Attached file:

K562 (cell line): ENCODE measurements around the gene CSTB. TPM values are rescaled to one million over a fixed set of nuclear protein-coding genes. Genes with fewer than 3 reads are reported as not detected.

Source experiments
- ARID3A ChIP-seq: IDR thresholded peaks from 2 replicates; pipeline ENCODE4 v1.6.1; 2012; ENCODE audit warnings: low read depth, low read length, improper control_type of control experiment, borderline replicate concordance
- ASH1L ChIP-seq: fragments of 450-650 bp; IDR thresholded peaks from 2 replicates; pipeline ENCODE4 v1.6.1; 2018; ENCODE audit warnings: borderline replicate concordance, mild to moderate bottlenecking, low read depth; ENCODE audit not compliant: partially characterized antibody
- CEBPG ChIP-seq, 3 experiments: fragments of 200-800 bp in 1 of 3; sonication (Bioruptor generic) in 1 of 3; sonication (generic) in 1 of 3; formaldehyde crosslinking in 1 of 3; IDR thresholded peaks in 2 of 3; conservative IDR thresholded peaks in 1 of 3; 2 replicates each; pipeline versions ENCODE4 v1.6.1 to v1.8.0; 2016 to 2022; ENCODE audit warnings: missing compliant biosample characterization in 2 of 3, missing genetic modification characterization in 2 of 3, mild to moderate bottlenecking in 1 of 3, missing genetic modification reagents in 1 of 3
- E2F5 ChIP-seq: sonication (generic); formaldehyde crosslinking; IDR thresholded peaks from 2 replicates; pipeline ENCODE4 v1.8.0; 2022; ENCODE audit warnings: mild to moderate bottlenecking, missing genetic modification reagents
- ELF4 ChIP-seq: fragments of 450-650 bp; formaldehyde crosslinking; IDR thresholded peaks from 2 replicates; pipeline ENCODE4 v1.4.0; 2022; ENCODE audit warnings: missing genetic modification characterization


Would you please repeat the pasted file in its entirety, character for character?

K562 (cell line): ENCODE measurements around the gene CSTB. TPM values are rescaled to one million over a fixed set of nuclear protein-coding genes. Genes with fewer than 3 reads are reported as not detected.

Source experiments
- ARID3A ChIP-seq: IDR thresholded peaks from 2 replicates; pipeline ENCODE4 v1.6.1; 2012; ENCODE audit warnings: low read depth, low read length, improper control_type of control experiment, borderline replicate concordance
- ASH1L ChIP-seq: fragments of 450-650 bp; IDR thresholded peaks from 2 replicates; pipeline ENCODE4 v1.6.1; 2018; ENCODE audit warnings: borderline replicate concordance, mild to moderate bottlenecking, low read depth; ENCODE audit not compliant: partially characterized antibody
- CEBPG ChIP-seq, 3 experiments: fragments of 200-800 bp in 1 of 3; sonication (Bioruptor generic) in 1 of 3; sonication (generic) in 1 of 3; formaldehyde crosslinking in 1 of 3; IDR thresholded peaks in 2 of 3; conservative IDR thresholded peaks in 1 of 3; 2 replicates each; pipeline versions ENCODE4 v1.6.1 to v1.8.0; 2016 to 2022; ENCODE audit warnings: missing compliant biosample characterization in 2 of 3, missing genetic modification characterization in 2 of 3, mild to moderate bottlenecking in 1 of 3, missing genetic modification reagents in 1 of 3
- E2F5 ChIP-seq: sonication (generic); formaldehyde crosslinking; IDR thresholded peaks from 2 replicates; pipeline ENCODE4 v1.8.0; 2022; ENCODE audit warnings: mild to moderate bottlenecking, missing genetic modification reagents
- ELF4 ChIP-seq: fragments of 450-650 bp; formaldehyde crosslinking; IDR thresholded peaks from 2 replicates; pipeline ENCODE4 v1.4.0; 2022; ENCODE audit warnings: missing genetic modification characterization